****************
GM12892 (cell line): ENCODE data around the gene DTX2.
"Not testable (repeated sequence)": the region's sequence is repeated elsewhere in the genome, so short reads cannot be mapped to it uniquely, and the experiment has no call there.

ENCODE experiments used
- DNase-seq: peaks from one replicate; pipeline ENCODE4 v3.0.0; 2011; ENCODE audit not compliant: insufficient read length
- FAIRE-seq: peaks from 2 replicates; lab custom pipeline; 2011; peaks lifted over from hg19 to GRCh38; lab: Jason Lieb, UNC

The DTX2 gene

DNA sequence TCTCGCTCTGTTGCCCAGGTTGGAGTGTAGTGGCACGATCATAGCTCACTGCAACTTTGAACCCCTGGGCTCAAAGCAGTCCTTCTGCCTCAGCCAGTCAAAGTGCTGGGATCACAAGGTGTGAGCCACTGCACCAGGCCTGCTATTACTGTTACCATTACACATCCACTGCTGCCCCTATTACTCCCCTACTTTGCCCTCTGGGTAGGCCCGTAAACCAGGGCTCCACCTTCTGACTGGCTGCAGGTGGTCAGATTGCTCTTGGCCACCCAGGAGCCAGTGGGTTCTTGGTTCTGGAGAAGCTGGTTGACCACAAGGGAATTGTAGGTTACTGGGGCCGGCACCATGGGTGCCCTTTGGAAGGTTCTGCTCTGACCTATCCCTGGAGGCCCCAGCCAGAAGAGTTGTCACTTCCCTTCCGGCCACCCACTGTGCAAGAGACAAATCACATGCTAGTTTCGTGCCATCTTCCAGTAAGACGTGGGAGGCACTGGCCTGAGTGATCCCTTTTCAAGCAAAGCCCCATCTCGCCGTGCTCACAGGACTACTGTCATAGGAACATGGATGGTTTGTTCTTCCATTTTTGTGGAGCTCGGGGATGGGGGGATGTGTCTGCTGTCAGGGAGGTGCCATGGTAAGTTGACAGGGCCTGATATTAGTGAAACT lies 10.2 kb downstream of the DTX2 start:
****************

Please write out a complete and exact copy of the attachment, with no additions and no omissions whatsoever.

GM12892 (cell line): ENCODE data around the gene DTX2.
"Not testable (repeated sequence)": the region's sequence is repeated elsewhere in the genome, so short reads cannot be mapped to it uniquely, and the experiment has no call there.

ENCODE experiments used
- DNase-seq: peaks from one replicate; pipeline ENCODE4 v3.0.0; 2011; ENCODE audit not compliant: insufficient read length
- FAIRE-seq: peaks from 2 replicates; lab custom pipeline; 2011; peaks lifted over from hg19 to GRCh38; lab: Jason Lieb, UNC

The DTX2 gene

DNA sequence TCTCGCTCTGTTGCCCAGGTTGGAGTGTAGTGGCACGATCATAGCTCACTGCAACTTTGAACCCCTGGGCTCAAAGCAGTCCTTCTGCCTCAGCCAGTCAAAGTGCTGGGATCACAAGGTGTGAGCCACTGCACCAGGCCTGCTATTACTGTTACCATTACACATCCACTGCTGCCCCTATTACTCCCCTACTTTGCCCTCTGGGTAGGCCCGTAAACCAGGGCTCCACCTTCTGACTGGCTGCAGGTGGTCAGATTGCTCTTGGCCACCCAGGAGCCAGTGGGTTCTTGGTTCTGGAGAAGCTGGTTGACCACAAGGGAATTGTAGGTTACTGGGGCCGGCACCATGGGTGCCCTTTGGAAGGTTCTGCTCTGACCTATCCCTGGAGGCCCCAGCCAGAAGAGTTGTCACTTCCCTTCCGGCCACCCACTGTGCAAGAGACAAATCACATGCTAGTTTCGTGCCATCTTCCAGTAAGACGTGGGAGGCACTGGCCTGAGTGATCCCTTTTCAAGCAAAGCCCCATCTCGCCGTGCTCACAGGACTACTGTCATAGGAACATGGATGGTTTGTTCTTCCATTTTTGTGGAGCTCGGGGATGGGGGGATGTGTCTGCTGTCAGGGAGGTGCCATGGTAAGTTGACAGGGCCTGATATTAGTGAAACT lies 10.2 kb downstream of the DTX2 start: